Net Aids Theft of Sensitive ID Data
By Jonathan Krim
The Washington Post
Monday 4 April 2005
Critical Social Security numbers widely available.
Want someone else's Social Security number?
It's $35 at www.secret-info.com. It's $45 at Iinfosearch.com, where users can also sign up for a report containing an individual's credit-card charges, as well as an e-mail with other "tips, secrets & spy info!" The Web site Gum-shoes.com promises that "if the information is out there, our licensed investigators can find it."
Although Social Security numbers are one of the most powerful pieces of personal information an identity thief can possess, they remain widely available and inexpensive despite public outcry and the threat of a congressional crackdown after breaches at large information brokers.
Brokers such as ChoicePoint Inc. and LexisNexis have pledged to restrict the availability of such data after personal information on more than 175,000 people was purloined from the two firms by identity thieves posing as legitimate businessmen.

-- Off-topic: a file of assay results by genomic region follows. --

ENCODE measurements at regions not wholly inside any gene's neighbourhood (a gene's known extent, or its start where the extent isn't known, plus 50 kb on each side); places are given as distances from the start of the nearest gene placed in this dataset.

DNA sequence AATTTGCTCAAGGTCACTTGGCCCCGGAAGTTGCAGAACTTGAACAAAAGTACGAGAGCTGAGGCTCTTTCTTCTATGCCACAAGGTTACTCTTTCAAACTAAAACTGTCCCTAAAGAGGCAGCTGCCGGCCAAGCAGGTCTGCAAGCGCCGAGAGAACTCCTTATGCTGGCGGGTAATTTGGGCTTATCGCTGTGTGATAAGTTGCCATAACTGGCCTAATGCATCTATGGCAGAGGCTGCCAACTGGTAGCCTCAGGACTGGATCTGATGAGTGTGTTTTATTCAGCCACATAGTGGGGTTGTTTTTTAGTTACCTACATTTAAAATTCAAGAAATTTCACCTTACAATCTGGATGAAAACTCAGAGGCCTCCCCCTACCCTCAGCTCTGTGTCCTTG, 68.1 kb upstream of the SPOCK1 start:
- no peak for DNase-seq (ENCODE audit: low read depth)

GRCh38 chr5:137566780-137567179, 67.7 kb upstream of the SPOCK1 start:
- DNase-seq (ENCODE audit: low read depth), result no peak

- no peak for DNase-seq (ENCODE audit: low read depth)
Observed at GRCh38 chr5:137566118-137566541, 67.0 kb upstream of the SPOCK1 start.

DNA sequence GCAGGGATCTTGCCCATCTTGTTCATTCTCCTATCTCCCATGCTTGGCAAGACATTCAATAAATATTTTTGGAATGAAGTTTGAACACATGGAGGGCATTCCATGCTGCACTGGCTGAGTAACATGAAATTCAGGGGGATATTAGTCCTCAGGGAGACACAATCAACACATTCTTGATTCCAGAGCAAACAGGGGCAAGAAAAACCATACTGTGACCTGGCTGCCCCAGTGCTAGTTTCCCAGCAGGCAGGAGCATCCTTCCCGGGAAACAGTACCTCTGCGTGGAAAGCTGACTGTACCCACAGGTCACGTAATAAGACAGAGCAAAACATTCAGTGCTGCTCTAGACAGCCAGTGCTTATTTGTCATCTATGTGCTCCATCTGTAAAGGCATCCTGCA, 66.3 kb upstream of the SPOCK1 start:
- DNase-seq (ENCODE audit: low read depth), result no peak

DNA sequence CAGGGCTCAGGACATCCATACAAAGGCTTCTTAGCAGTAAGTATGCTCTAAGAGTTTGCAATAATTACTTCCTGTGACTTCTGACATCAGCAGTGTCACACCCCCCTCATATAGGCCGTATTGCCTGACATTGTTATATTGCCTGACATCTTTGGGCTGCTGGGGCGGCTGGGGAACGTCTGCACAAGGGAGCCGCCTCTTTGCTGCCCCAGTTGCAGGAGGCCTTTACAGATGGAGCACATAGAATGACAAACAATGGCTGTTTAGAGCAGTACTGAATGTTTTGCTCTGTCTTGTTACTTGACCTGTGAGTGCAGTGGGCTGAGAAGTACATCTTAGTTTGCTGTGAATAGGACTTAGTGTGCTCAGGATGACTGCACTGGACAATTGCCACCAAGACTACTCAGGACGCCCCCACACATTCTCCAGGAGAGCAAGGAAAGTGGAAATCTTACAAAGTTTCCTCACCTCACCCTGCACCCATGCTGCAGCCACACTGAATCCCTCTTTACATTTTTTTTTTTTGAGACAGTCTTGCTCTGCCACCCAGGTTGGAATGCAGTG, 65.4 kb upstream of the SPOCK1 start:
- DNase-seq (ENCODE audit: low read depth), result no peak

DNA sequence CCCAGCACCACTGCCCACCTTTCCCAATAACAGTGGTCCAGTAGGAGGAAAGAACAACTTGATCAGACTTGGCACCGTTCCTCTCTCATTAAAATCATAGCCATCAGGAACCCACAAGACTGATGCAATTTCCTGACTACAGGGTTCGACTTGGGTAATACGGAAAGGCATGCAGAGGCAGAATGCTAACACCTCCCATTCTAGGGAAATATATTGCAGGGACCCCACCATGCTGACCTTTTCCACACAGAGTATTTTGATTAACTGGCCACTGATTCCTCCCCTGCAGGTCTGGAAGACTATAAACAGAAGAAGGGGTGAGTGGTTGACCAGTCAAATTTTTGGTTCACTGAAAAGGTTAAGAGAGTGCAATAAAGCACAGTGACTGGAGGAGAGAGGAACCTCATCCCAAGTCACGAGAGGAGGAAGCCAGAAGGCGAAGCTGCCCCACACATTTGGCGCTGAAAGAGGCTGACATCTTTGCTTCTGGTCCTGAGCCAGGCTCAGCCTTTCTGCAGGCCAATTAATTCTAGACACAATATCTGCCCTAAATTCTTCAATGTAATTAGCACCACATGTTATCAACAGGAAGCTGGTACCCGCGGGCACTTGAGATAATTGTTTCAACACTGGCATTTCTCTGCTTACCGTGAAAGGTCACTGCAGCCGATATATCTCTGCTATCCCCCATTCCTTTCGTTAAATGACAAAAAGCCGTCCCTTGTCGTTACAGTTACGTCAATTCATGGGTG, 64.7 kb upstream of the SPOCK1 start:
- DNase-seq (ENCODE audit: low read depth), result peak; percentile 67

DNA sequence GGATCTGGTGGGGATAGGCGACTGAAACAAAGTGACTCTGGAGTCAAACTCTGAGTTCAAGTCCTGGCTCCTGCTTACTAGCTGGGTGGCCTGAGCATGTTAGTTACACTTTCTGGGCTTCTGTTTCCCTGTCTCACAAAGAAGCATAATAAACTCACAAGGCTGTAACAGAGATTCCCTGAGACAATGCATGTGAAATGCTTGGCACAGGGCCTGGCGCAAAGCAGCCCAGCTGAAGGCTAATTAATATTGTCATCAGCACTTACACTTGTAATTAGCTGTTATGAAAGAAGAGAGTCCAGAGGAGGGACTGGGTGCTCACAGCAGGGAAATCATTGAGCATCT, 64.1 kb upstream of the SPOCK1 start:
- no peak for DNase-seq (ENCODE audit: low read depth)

So far, neither those moves nor revelations of a series of breaches at major banks and universities has curbed a multi-tiered and sometimes shadowy marketplace of selling and re-selling personal data that is vulnerable to similar fraud.
A simple Internet search yields more than a dozen Web sites offering an array of personal data.
Some are run by small data brokers and other re-sellers. Others are run by private investigators, many of whom have complained that recently announced restrictions on the availability of Social Security numbers would hurt their ability to assist law-enforcement, track down dead-beat dads or locate witnesses.
Yet with only scant checks to verify whether someone requesting data is legitimate, several sites sell full Social Security numbers, potentially contributing to an epidemic of identity theft or fraud that touched about 10 million Americans in the past year.